how integrating some little bit of legal responsibility being morally rightous. The Hebraics realized without a doubt, “reasoning” (Keenan) can be a significantly powerful motivator, working its silent magic to effect change and establish action. One can also argue that it is not difficult to understand the connection between the moral obligation they experienced and the manner in which they implemented the concepts of law. As Keenan described, truths are easily dismissed if they prove uncomfortable or inconvenient to follow.


The Greeks were responsible for influencing many great civilizations. The Hellenics were one civilization that gathered a tremendous amount of benefit from this influence. In fact, most Political Theorists consider these two civilaztion (the Greeks and Hellenics) to be nearly identical. They demonstrated strengths every bit as prominent as the Greeks. It can be argued that the development of Hellenism was a historical episode “given to modify the whole future of the human race”. “Inasmuch as Alexander created a civilization characteristically as strong as he, the Hellenics stood tall and proud, abiding by a common system of politics and law”. This arrangement was quite reminiscent of the early Greek legal system. It adopted a conformity that was perfectly fitting for the newly established civilization (Hallsall).

The Greek influence on the Hellenics was more than apparent, in many aspects of their society, including politics and law. Some of these areas were language, art, and literature. Alexander felt very strong in regards to commonality in relation to the law. Ultimately, a society with all the good of the Greeks, but still with their own individuality would be euphoric. He accomplished this goal with the creation of Hellenism. “Alexander had created a universal empire as well as a universal culture. His empire perished at his death, but its central idea survived-that of the municipal freedom of the Greek polis within the framework of an imperial system” (Halsall).


As the Classical period began, so too did the “greatest political and cultural heights” (Anonymous) for Athens. The democratic system was in full swing, which was inclusive of what one would characterize as a variously developed system of justice. All other aspects of society had progressed to the point of being particularly well established, such as architectural, philosophical and literary components. Under this democratic system of justice, Pericles was instrumental in forging ahead to ensure its strength. For as much as politics was a part of the framework of the Greek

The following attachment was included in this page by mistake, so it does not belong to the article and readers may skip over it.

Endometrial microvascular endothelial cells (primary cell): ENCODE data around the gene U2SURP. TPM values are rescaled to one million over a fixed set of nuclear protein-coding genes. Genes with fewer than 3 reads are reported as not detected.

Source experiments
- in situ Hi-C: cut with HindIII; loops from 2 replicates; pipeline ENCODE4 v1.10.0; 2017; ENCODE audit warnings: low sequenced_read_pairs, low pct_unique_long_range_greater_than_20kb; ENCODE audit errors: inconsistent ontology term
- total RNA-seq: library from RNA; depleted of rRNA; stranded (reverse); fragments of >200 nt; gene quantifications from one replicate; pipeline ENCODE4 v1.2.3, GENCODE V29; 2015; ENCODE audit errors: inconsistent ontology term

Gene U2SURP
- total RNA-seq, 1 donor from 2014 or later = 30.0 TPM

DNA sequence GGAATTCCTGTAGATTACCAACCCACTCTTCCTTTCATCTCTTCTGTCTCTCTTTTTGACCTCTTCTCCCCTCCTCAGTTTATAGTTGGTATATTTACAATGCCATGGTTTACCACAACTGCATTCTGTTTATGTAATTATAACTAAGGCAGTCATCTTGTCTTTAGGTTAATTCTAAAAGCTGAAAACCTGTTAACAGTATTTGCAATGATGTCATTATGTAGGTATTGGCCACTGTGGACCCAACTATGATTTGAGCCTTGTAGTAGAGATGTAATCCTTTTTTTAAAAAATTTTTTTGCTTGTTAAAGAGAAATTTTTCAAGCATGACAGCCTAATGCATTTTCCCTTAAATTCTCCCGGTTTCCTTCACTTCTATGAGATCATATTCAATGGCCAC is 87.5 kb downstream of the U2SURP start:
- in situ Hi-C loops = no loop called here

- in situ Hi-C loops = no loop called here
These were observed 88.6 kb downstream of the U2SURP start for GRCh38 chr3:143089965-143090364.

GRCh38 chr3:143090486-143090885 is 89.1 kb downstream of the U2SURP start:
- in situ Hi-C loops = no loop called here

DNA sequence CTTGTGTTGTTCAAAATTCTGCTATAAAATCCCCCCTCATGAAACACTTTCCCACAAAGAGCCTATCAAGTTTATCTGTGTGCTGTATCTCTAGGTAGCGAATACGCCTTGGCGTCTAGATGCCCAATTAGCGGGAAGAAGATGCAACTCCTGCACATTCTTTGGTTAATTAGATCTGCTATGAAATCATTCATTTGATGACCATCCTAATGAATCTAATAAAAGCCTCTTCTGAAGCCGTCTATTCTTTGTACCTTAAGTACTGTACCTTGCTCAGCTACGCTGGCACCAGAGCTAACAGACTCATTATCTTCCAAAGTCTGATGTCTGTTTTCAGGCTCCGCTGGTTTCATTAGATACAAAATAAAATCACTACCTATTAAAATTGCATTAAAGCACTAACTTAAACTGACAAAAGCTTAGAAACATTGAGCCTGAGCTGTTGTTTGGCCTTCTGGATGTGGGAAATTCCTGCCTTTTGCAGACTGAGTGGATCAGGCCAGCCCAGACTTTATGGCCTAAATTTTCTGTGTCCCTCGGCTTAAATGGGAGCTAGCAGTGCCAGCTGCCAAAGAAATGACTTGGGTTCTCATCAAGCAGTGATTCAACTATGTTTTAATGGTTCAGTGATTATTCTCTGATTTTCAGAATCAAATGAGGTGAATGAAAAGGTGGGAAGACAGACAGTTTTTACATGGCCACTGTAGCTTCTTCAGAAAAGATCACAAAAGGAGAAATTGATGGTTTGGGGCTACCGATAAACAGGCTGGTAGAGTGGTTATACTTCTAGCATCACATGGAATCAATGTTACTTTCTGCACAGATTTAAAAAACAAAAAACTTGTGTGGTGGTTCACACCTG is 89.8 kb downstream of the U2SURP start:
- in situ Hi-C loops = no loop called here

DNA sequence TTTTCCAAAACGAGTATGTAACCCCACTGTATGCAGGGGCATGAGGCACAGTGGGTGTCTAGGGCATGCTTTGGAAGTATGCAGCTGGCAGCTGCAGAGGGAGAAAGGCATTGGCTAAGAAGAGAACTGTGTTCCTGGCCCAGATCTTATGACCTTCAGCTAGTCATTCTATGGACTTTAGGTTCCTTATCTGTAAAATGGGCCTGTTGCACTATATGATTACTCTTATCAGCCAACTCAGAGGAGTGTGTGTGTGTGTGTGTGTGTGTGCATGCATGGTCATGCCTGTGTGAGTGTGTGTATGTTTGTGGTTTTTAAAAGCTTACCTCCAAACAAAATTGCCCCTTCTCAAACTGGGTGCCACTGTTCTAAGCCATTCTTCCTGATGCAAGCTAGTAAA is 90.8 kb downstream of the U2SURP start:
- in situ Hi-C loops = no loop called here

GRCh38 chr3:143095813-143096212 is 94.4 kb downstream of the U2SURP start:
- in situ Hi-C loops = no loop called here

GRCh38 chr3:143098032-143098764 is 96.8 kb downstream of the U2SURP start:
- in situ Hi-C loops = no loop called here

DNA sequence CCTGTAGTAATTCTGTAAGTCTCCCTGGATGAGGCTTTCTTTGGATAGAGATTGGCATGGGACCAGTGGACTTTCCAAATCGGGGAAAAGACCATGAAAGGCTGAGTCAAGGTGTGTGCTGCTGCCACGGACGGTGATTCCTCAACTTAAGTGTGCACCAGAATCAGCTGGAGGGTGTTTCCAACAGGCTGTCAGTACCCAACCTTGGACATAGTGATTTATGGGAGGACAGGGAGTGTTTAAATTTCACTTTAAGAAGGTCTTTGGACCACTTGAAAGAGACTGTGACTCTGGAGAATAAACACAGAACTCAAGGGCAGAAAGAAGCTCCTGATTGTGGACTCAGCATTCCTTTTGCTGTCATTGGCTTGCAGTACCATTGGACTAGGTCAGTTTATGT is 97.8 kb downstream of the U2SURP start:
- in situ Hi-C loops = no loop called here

legal process, it came under great fire during the classical period. At once, Athens, Sparta, and Thebes all competed for Greece’s political dominance during the 4th century. Not only did that upset the pre-established legal process that had long been set into place, but it also changed a lot of feelings and attitudes towards justice. The end of the Classical period brought with it Alexander’s death, as well as the continuation of Greek law– as it had been rescued from the ravages of war.


The Roman period brought with it a time of opposition when it came to the legal system and what it was supposed to represent. Indeed, the Romans were at a crossroads with regard to the constant oppression of over taxation. In their attempts to “escape from the burdens” (Anonymous) of unfair economic obligation, it was clear that they did not appreciate the laws. Another aspect of taxation laws that were not looked very highly upon was the fact that any person or persons who fell short of their personal tax debts became the responsibility of the tax collector. After time, those taxes that still remained in debt were calculated and distributed to all who still had their own late taxes to pay. “Henceforth the financial responsibility for fugitives was placed upon the community, on which, in the last